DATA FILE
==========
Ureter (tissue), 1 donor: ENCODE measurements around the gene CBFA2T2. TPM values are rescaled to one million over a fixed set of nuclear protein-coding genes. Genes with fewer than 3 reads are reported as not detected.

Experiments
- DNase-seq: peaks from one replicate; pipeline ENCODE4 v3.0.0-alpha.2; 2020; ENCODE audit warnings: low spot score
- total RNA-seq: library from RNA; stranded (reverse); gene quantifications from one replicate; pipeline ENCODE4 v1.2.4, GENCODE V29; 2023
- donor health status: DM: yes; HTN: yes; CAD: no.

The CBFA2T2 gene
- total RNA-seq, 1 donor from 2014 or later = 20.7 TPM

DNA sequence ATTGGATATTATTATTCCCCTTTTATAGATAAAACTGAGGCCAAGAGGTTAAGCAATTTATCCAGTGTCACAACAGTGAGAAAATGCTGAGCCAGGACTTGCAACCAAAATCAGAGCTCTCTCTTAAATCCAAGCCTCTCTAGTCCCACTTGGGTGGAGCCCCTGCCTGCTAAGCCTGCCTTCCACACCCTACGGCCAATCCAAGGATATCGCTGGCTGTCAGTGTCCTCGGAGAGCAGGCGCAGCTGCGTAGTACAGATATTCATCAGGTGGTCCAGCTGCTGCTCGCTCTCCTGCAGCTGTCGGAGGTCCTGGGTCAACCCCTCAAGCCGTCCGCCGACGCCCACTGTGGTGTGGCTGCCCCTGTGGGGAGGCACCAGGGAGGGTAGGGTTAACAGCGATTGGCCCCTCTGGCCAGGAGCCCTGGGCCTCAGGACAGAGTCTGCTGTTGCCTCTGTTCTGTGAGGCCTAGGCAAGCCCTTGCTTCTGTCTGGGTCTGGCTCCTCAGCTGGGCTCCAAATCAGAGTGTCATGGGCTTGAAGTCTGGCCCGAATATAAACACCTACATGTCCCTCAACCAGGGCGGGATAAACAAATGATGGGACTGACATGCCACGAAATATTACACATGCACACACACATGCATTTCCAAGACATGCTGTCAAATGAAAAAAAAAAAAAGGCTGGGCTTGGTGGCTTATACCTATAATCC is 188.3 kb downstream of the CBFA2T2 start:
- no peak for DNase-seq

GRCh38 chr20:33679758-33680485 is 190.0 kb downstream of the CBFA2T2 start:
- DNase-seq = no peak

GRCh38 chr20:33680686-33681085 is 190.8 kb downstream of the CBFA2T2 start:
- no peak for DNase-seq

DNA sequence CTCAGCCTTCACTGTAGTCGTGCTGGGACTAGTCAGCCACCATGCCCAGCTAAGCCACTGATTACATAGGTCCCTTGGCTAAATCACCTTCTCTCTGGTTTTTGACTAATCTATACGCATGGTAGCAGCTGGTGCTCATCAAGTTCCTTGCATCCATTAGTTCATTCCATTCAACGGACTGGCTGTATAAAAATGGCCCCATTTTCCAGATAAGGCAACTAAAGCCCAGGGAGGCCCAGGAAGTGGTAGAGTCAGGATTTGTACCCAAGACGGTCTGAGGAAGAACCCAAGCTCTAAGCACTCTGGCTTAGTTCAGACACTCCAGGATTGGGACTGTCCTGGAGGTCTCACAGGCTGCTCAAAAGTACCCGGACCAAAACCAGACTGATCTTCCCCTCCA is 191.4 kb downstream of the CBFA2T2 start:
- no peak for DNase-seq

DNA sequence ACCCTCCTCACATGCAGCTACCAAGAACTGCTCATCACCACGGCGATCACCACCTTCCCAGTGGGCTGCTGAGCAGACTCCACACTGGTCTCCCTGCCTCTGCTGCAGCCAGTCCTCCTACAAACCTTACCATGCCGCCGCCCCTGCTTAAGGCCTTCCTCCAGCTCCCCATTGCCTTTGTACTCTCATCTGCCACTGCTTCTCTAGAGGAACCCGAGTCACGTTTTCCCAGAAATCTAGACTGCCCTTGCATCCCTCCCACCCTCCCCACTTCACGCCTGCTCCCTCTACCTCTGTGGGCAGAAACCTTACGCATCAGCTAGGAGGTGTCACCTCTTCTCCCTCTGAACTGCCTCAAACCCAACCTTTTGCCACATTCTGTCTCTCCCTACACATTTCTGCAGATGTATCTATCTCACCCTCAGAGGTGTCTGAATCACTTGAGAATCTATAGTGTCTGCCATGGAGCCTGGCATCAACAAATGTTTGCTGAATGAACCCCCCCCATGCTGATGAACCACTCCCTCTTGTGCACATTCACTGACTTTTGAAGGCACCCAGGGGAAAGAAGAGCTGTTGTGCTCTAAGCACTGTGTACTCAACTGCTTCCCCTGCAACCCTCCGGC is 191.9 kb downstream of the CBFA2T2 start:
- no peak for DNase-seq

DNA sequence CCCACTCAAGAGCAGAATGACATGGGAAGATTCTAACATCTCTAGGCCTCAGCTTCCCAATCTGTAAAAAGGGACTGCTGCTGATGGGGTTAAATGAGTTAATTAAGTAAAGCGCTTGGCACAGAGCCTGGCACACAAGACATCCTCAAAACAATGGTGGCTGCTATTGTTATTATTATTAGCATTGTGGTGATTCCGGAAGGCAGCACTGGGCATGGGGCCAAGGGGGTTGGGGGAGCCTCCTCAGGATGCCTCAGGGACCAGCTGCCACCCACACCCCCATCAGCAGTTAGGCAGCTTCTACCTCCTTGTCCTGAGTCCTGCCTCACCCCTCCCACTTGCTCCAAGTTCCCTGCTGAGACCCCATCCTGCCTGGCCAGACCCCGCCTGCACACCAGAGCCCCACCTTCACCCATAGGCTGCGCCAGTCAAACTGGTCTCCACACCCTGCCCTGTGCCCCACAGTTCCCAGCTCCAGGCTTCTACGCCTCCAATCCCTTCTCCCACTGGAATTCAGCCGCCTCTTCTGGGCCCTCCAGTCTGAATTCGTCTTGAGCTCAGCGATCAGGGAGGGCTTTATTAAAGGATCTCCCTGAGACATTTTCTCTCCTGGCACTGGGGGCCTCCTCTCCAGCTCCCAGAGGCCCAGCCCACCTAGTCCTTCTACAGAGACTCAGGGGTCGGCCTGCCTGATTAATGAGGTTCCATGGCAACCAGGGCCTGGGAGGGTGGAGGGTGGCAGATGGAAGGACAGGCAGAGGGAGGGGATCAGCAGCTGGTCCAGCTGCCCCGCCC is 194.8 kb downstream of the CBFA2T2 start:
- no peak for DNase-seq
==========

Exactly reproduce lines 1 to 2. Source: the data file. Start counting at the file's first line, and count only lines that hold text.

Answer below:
Ureter (tissue), 1 donor: ENCODE measurements around the gene CBFA2T2. TPM values are rescaled to one million over a fixed set of nuclear protein-coding genes. Genes with fewer than 3 reads are reported as not detected.

Experiments